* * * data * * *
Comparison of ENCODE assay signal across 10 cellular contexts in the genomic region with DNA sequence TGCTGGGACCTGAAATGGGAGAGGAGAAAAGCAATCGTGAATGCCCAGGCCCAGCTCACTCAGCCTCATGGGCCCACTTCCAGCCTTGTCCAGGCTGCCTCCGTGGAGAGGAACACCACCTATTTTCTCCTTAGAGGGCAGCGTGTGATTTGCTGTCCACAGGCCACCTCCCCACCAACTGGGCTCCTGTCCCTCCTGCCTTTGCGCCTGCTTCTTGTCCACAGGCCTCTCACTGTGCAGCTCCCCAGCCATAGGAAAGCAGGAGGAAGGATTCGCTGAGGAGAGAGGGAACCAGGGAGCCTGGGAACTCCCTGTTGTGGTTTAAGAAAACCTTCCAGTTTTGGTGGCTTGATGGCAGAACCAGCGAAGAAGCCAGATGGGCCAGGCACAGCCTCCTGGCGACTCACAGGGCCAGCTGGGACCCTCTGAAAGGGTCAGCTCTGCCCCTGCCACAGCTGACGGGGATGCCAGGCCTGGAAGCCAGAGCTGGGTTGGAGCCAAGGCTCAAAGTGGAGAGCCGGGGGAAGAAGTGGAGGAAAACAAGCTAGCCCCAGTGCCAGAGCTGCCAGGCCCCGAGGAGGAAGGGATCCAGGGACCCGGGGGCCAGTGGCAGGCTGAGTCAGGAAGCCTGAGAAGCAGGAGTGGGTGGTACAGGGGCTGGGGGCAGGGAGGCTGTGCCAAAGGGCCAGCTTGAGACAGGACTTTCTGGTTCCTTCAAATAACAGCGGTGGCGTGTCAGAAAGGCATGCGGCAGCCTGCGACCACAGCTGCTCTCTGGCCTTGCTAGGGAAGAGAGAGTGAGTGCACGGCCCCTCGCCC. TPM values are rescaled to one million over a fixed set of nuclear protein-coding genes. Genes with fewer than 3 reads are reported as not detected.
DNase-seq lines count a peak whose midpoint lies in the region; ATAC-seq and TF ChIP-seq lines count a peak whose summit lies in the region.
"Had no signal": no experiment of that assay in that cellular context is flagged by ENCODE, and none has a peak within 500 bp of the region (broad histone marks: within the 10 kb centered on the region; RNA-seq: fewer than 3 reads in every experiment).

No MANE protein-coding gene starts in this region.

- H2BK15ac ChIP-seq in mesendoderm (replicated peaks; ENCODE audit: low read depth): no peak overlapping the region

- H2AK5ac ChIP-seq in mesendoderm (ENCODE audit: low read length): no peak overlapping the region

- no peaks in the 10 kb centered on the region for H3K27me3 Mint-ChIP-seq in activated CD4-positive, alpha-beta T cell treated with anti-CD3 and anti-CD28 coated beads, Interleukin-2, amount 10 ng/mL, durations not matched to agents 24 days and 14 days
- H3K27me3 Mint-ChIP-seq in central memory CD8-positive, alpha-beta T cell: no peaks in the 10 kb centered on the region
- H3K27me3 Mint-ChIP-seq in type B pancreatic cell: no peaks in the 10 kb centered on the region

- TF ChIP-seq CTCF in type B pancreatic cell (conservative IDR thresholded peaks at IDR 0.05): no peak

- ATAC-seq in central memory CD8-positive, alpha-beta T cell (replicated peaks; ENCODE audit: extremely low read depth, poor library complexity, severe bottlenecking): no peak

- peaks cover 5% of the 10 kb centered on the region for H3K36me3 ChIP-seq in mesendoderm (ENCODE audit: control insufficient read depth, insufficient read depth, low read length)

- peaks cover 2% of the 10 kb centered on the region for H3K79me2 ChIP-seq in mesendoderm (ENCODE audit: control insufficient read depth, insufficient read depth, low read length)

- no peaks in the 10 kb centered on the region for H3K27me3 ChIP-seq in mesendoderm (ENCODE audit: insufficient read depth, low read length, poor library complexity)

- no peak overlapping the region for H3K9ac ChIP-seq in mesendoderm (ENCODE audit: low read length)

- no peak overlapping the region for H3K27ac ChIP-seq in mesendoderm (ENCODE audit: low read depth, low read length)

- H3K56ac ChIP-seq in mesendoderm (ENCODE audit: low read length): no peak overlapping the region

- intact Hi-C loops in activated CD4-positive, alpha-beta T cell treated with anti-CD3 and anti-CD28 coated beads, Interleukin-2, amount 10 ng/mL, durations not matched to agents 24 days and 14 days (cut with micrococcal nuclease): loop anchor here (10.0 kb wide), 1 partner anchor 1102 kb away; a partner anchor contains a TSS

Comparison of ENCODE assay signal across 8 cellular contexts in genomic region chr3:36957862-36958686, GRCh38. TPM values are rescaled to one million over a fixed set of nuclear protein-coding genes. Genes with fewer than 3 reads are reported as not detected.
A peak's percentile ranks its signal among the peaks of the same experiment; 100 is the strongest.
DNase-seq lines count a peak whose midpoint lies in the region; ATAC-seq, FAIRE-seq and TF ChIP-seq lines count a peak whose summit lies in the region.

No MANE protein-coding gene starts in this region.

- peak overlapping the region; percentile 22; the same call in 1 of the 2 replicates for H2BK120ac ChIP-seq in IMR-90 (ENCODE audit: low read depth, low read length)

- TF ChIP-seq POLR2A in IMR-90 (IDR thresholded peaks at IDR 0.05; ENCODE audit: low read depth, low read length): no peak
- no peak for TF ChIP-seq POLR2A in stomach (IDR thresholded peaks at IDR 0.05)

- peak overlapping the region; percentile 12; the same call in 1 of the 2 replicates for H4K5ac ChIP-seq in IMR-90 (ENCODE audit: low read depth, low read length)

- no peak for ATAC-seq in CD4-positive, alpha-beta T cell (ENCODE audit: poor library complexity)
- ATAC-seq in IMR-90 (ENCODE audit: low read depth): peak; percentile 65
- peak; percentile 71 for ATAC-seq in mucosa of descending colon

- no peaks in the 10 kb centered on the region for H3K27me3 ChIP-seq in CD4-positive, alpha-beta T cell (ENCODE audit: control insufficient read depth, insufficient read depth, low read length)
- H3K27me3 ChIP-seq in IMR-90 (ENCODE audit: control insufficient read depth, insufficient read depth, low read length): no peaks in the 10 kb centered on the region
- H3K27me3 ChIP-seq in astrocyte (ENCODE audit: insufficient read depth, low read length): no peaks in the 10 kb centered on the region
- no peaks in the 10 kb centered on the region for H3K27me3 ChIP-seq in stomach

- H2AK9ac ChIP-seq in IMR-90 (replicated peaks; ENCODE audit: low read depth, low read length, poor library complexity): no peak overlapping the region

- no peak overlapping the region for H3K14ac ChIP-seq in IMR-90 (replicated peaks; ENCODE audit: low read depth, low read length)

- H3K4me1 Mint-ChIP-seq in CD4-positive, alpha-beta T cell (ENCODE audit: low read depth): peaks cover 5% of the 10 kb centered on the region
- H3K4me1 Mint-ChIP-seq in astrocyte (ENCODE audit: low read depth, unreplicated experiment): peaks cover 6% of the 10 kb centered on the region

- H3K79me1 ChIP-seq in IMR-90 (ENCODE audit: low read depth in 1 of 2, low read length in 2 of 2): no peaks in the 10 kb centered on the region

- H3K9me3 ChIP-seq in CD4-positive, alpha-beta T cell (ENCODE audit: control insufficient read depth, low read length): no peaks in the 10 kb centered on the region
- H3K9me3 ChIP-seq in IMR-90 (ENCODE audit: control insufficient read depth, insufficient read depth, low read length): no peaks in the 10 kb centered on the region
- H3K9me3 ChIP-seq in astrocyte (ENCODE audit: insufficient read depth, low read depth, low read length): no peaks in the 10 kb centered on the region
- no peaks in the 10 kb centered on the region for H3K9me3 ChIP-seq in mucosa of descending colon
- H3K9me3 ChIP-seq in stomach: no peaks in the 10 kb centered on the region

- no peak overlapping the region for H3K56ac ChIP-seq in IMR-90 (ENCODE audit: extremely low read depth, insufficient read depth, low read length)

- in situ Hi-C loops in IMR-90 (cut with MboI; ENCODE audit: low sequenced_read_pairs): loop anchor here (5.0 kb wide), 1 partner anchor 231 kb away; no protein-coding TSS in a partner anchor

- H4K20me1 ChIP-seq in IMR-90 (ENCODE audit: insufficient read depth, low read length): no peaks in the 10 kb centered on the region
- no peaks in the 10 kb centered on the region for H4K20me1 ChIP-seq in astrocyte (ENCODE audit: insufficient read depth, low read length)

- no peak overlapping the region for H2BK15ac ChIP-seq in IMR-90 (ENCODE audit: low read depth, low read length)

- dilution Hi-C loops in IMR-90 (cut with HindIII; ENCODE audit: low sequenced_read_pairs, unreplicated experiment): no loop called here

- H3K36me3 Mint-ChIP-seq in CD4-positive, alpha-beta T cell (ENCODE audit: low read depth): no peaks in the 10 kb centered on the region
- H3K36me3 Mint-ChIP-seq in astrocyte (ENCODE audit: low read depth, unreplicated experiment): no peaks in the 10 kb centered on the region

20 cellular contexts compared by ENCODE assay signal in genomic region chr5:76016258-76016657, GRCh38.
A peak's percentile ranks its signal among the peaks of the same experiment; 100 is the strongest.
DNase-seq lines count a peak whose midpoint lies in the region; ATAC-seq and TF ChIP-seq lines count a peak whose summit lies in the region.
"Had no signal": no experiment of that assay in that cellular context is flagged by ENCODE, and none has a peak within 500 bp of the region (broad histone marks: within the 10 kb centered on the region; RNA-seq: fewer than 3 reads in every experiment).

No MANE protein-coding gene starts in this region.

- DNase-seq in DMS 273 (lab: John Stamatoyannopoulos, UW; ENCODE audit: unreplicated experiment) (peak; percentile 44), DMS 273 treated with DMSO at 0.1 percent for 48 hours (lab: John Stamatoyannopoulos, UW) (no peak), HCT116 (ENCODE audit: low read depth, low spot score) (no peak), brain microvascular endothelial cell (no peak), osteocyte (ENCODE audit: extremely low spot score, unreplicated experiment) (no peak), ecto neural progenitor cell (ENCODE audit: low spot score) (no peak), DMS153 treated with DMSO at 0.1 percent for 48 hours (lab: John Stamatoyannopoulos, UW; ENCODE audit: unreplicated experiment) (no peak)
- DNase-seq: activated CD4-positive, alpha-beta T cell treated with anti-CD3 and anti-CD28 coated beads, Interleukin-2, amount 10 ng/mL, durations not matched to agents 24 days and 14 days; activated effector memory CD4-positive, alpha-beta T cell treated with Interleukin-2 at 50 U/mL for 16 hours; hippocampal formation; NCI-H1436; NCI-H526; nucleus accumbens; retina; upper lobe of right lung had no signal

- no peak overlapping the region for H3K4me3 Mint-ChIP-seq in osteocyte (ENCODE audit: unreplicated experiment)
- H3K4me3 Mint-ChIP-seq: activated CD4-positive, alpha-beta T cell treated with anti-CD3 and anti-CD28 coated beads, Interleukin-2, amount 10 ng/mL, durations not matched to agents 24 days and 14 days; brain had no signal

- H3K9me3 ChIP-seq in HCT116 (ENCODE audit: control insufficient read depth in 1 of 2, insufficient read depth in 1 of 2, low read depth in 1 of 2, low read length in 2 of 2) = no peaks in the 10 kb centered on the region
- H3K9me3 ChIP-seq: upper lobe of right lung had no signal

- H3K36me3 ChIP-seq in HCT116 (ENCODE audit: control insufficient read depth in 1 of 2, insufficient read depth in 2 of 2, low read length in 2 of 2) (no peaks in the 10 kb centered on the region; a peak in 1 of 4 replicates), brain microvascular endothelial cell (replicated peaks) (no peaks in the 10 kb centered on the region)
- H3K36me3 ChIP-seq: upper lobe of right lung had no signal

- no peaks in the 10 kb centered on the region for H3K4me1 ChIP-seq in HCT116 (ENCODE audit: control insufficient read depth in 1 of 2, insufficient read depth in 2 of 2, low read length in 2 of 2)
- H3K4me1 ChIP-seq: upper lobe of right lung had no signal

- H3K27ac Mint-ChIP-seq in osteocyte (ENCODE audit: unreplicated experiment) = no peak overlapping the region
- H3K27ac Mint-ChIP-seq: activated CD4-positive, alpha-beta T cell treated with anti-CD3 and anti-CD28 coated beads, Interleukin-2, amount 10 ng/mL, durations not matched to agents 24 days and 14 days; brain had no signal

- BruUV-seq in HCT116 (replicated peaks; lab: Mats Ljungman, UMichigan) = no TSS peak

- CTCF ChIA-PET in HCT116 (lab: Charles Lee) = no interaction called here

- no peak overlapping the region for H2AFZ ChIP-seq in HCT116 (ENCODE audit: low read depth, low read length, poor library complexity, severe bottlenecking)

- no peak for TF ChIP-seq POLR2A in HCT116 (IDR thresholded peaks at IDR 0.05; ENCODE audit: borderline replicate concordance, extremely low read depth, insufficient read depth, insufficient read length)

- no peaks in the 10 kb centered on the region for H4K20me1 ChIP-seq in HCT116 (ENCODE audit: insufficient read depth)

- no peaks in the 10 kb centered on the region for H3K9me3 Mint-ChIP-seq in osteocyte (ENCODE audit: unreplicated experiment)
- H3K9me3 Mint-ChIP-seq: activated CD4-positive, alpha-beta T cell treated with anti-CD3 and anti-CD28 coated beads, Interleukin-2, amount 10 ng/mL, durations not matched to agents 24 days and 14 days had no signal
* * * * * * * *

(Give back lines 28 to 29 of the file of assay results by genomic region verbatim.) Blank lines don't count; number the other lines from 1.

- ATAC-seq in IMR-90 (ENCODE audit: low read depth): peak; percentile 65
- peak; percentile 71 for ATAC-seq in mucosa of descending colon